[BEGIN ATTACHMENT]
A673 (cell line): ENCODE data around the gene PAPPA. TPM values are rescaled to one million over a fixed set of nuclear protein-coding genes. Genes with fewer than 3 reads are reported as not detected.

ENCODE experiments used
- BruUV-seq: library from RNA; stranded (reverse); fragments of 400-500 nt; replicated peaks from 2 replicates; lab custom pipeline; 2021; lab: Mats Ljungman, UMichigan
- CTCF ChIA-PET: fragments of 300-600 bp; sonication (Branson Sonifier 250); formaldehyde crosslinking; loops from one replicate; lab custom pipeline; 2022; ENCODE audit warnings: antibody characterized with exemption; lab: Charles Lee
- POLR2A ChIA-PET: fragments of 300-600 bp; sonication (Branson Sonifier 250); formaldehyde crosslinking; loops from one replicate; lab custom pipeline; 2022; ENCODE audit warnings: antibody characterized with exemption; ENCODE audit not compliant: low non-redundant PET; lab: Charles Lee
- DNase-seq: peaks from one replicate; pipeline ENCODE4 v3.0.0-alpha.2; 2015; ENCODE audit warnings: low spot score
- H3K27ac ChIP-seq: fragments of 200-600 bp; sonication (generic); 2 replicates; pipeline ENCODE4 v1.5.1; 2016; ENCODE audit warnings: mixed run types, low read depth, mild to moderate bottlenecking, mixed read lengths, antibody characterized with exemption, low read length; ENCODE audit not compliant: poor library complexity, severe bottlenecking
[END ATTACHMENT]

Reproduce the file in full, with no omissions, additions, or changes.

A673 (cell line): ENCODE data around the gene PAPPA. TPM values are rescaled to one million over a fixed set of nuclear protein-coding genes. Genes with fewer than 3 reads are reported as not detected.

ENCODE experiments used
- BruUV-seq: library from RNA; stranded (reverse); fragments of 400-500 nt; replicated peaks from 2 replicates; lab custom pipeline; 2021; lab: Mats Ljungman, UMichigan
- CTCF ChIA-PET: fragments of 300-600 bp; sonication (Branson Sonifier 250); formaldehyde crosslinking; loops from one replicate; lab custom pipeline; 2022; ENCODE audit warnings: antibody characterized with exemption; lab: Charles Lee
- POLR2A ChIA-PET: fragments of 300-600 bp; sonication (Branson Sonifier 250); formaldehyde crosslinking; loops from one replicate; lab custom pipeline; 2022; ENCODE audit warnings: antibody characterized with exemption; ENCODE audit not compliant: low non-redundant PET; lab: Charles Lee
- DNase-seq: peaks from one replicate; pipeline ENCODE4 v3.0.0-alpha.2; 2015; ENCODE audit warnings: low spot score
- H3K27ac ChIP-seq: fragments of 200-600 bp; sonication (generic); 2 replicates; pipeline ENCODE4 v1.5.1; 2016; ENCODE audit warnings: mixed run types, low read depth, mild to moderate bottlenecking, mixed read lengths, antibody characterized with exemption, low read length; ENCODE audit not compliant: poor library complexity, severe bottlenecking